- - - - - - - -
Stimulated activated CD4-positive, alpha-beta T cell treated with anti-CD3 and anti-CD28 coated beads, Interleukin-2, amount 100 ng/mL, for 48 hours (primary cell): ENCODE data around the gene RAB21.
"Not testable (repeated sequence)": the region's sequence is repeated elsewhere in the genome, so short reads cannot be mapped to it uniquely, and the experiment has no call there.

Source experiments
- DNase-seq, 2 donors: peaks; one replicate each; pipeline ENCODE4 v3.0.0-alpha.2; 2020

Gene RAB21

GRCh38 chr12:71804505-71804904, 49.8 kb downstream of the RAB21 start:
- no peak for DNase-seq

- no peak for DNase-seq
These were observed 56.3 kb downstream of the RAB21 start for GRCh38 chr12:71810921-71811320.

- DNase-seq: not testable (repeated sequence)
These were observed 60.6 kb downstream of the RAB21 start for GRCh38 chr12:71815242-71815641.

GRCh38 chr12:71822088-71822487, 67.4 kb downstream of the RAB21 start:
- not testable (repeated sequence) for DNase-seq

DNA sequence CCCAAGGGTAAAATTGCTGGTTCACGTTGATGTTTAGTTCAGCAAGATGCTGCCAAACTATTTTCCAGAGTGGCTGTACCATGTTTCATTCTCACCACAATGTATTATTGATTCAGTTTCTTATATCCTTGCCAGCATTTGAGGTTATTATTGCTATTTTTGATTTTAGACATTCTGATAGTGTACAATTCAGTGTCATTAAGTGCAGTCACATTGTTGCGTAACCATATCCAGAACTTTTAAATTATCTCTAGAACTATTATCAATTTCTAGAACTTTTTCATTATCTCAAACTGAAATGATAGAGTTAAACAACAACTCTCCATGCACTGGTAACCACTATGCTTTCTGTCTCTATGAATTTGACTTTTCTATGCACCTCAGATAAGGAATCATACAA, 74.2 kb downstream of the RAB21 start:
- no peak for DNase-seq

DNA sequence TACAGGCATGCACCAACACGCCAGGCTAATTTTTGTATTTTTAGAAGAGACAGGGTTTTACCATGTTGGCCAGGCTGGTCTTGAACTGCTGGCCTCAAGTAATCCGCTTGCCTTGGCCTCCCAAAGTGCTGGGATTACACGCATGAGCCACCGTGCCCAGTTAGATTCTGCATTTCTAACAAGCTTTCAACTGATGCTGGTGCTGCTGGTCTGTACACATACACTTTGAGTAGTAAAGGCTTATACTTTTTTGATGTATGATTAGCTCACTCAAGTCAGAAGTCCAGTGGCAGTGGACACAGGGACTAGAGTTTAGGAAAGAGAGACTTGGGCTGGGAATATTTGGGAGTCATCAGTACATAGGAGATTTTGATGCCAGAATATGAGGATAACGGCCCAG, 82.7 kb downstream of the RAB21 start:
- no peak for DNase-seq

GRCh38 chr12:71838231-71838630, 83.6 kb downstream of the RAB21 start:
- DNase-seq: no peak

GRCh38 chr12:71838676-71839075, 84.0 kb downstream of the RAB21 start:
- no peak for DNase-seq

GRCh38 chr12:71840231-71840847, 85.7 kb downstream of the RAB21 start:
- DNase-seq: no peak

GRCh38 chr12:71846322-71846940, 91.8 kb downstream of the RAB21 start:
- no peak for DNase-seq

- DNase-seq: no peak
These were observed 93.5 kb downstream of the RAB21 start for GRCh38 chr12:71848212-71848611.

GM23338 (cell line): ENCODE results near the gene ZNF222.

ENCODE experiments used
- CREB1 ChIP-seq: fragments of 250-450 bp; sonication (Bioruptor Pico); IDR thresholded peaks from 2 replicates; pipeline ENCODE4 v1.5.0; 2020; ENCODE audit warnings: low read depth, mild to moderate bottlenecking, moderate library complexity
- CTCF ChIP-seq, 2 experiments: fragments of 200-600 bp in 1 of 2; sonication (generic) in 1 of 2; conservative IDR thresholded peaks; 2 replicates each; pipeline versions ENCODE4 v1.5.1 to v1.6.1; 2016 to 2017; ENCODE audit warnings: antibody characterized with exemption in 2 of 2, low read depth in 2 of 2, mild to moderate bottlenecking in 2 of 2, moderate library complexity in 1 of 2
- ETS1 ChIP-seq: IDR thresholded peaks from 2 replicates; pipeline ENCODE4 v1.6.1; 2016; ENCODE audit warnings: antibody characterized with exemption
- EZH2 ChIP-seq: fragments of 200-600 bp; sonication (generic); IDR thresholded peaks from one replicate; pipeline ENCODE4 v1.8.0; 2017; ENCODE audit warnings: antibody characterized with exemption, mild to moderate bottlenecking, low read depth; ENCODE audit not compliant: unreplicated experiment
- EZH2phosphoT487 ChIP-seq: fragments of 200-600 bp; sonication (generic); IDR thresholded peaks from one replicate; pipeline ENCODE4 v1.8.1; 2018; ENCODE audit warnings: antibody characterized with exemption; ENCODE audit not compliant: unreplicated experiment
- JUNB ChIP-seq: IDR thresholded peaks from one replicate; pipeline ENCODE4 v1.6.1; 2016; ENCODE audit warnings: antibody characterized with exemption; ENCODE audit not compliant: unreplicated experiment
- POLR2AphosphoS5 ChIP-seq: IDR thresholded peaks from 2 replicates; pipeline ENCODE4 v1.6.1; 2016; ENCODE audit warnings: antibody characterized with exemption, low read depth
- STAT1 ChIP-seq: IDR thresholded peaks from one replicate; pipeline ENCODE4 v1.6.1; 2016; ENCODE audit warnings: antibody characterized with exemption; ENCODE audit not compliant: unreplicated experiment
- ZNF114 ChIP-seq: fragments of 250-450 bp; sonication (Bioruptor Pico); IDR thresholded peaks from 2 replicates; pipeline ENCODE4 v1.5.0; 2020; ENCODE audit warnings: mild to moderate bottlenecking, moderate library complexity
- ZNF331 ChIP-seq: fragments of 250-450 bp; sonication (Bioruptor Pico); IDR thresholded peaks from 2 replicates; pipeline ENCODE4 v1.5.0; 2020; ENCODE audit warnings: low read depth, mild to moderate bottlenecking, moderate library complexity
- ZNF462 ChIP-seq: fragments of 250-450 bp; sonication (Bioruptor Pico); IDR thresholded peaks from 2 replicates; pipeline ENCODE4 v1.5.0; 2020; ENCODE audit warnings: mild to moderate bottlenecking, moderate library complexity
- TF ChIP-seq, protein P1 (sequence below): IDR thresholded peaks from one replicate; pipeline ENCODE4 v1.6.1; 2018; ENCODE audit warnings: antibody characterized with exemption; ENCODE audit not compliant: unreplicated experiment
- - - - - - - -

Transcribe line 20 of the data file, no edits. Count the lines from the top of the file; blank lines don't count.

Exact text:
GRCh38 chr12:71838676-71839075, 84.0 kb downstream of the RAB21 start: